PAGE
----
Paralleled to methods and processes of articulation intrinsic in Brazilian culture, interventionist art has become a tool for critical distance, anarchic political action, and to create subtle shifts in the oligarchic monopoly of media culture. Although culture and politics have often been linked throughout modernist Brazilian history—in the demonstrations of the Week of Modern Art in 1922, in the anthropophagic manifesto in 1928, in the Concrete project in the 1950s, and Neo-concretism in the 1960s—it was only in the 1960s, during the military dictatorship, that a more explicit expression of activist art was popularly experienced as subversive resistance against the status quo. In their manifestations of resistance, contemporary Brazilian artists created an art that became increasingly inscribed by social and political situations rather than a representation of these situations, articulating the social polarities within cultural production itself. In the 1990s, a similar mobilization in the arts reemerged, but now a new generation of artists perceived differently their relations with the institution. Instead of resisting the infamous institution, they decided to collaborate with it, creating interdependent ways of rearranging critical culture. Their educational background has also shifted from the canons of art history to the canons of communication technology and media arts. The work of collectives helped to push concepts such as anonymity and immediacy further, challenging Western canons of art history grounded on the autonomy of aesthetic form, and more current links between the auteur and discourse. These concepts have been inverted by global technologies, by the two-folded relationship between visual culture and communication. Having become aware of the subtlety of these mechanisms, Interventionist artists have attempted to redefine discursive processes through performative articulations, fostering collective processes of communication that are rooted on mechanisms of insertion, circulation, and the absorption of visual excess.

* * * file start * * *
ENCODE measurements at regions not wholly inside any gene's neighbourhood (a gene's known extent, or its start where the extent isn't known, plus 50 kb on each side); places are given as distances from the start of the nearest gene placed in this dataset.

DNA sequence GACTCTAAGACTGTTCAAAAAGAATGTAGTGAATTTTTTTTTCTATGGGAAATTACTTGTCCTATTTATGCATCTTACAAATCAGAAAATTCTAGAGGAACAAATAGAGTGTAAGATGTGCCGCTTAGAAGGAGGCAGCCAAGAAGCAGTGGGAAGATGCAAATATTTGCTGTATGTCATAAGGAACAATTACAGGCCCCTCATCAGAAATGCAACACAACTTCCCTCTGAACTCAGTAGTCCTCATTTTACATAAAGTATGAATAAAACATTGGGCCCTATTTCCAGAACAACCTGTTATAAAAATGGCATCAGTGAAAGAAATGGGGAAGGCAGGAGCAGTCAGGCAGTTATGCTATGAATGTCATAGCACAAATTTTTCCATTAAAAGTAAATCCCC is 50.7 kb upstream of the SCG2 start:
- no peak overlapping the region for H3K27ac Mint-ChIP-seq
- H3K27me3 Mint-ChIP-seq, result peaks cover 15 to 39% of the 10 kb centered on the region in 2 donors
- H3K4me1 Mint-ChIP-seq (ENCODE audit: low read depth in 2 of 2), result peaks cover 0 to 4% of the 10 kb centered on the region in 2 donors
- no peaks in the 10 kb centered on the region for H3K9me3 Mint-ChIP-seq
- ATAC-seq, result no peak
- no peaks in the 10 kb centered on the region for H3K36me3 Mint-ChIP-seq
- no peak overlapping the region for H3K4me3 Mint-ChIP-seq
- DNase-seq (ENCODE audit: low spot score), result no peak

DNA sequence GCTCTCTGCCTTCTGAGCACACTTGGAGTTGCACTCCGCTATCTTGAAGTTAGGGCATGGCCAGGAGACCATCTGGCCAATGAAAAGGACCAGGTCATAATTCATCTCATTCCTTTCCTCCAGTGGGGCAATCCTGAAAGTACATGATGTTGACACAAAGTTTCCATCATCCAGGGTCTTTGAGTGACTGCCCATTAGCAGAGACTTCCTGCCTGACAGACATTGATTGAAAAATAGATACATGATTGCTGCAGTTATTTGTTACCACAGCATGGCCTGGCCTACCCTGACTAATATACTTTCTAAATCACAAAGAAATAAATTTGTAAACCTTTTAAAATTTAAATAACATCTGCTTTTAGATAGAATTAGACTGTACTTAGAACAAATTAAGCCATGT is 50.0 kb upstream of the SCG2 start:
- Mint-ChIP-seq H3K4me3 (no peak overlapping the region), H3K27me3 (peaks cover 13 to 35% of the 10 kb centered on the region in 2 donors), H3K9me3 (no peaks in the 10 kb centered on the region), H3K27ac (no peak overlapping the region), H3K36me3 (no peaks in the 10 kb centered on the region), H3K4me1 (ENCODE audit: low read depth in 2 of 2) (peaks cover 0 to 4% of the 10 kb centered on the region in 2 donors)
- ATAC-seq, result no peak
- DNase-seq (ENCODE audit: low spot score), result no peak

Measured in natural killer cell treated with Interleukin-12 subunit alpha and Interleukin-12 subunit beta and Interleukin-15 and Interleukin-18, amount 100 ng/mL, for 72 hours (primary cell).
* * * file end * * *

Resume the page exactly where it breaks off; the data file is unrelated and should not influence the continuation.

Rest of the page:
|Keywords:||Brazilian Contemporary Art|
Adjunct Professor in Art History, Department of Art, Division of Art History, Humboldt State University, Arcata, California, USA
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